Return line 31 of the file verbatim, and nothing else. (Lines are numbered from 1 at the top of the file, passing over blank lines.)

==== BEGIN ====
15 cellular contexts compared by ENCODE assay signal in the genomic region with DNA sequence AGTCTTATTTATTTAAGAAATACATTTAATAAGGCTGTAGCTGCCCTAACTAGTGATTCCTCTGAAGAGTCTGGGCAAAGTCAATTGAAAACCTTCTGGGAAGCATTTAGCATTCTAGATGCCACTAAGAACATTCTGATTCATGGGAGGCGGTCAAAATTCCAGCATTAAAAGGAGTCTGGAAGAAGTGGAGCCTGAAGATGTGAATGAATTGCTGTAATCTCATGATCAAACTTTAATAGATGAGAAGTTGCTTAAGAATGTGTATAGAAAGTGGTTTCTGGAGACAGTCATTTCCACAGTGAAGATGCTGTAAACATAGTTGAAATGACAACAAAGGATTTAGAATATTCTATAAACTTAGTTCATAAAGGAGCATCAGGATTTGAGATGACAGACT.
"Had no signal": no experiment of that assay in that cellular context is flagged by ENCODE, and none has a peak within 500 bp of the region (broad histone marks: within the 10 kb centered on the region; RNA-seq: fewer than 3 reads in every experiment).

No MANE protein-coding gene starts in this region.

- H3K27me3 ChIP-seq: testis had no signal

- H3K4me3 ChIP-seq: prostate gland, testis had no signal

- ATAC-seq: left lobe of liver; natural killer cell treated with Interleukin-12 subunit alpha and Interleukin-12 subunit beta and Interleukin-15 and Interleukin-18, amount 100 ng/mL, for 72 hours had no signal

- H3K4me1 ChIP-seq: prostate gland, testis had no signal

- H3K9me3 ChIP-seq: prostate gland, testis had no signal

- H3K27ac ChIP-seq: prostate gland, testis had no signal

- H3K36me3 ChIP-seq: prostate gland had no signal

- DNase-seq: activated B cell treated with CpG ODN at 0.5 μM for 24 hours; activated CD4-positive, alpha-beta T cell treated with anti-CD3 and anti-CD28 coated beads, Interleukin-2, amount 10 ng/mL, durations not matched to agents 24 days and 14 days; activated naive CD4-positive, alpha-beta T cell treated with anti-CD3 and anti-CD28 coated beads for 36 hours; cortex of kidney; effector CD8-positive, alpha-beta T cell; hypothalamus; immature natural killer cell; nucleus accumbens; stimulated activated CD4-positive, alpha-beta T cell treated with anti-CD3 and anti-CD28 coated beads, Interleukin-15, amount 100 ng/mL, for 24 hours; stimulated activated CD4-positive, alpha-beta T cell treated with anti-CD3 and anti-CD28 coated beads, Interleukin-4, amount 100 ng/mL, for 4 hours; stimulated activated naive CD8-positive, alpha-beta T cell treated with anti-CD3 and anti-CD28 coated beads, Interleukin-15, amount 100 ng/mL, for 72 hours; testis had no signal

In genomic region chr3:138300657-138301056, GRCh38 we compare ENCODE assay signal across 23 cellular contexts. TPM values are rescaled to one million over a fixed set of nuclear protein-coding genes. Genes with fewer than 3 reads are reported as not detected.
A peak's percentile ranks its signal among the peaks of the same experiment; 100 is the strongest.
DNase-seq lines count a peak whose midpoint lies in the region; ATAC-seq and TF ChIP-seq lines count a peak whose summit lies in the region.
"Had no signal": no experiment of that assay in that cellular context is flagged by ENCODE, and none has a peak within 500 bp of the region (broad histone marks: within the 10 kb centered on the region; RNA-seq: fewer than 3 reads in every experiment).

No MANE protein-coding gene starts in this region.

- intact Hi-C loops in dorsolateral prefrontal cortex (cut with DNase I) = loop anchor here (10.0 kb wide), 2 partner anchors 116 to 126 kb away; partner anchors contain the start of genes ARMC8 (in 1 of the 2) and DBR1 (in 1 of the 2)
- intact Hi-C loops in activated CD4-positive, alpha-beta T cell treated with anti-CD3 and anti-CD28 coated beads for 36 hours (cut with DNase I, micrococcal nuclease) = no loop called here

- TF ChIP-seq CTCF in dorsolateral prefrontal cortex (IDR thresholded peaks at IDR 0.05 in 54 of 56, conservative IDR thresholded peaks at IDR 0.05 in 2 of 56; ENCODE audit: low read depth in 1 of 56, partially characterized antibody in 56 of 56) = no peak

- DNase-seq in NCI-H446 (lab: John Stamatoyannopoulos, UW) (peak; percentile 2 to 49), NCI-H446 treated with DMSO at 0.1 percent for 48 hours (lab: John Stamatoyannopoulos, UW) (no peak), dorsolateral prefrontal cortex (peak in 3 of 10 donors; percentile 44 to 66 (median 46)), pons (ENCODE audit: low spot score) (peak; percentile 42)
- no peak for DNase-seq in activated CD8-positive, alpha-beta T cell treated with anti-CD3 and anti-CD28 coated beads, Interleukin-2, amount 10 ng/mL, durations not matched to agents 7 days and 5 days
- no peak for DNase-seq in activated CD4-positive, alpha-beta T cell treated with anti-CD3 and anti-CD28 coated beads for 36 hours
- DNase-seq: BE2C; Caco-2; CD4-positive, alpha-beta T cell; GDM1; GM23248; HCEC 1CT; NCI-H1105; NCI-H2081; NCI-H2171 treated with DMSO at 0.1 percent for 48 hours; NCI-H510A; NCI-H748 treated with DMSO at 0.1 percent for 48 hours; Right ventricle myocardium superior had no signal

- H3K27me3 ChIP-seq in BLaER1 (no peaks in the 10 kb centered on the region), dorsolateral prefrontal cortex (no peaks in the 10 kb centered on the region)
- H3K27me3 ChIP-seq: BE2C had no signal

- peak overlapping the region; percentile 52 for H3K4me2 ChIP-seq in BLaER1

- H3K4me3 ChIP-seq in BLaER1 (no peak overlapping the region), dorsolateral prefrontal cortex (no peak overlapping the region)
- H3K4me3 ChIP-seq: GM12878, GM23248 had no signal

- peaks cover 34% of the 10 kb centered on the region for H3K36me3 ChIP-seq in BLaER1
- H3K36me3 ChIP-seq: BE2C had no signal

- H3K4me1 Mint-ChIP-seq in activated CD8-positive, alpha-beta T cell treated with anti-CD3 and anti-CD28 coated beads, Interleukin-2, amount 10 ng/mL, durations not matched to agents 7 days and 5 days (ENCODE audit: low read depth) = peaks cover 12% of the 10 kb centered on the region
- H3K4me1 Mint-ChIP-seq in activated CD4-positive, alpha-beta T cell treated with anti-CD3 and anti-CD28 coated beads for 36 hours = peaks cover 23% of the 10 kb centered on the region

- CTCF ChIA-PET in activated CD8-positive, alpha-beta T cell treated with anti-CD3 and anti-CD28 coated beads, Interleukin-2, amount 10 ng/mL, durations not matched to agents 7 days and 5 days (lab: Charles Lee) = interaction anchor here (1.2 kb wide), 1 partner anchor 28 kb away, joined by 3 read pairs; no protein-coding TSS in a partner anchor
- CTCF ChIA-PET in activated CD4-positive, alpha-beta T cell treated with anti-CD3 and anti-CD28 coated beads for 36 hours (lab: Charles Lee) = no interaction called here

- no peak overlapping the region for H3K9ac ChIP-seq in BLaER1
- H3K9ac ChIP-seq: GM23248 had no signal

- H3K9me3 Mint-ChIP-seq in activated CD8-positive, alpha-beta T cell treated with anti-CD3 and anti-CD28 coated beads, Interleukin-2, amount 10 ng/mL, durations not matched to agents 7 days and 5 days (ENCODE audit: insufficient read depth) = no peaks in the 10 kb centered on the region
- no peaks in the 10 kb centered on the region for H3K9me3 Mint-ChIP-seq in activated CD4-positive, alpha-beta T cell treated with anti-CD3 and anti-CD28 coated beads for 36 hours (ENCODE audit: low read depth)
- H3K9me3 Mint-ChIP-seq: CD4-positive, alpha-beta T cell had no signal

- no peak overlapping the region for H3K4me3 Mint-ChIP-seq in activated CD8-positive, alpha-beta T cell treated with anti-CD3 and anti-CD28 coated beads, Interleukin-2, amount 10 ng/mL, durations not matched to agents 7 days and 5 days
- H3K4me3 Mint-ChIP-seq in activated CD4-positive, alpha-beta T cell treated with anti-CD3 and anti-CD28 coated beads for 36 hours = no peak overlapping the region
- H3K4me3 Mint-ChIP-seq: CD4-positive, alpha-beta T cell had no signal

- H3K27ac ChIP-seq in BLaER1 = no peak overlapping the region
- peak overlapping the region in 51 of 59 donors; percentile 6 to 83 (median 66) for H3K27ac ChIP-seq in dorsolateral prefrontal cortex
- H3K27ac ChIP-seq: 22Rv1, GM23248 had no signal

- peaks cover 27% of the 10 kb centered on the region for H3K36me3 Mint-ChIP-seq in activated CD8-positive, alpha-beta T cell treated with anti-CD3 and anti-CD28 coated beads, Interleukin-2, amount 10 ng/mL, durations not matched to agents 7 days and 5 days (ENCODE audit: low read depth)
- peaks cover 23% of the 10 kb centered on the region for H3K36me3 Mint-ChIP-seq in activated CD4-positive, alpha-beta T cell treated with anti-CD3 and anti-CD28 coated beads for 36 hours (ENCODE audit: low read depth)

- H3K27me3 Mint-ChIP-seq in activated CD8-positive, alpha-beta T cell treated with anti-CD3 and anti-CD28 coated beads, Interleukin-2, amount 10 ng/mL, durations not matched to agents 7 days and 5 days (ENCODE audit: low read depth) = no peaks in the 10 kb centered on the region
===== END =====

- H3K4me1 Mint-ChIP-seq in activated CD8-positive, alpha-beta T cell treated with anti-CD3 and anti-CD28 coated beads, Interleukin-2, amount 10 ng/mL, durations not matched to agents 7 days and 5 days (ENCODE audit: low read depth) = peaks cover 12% of the 10 kb centered on the region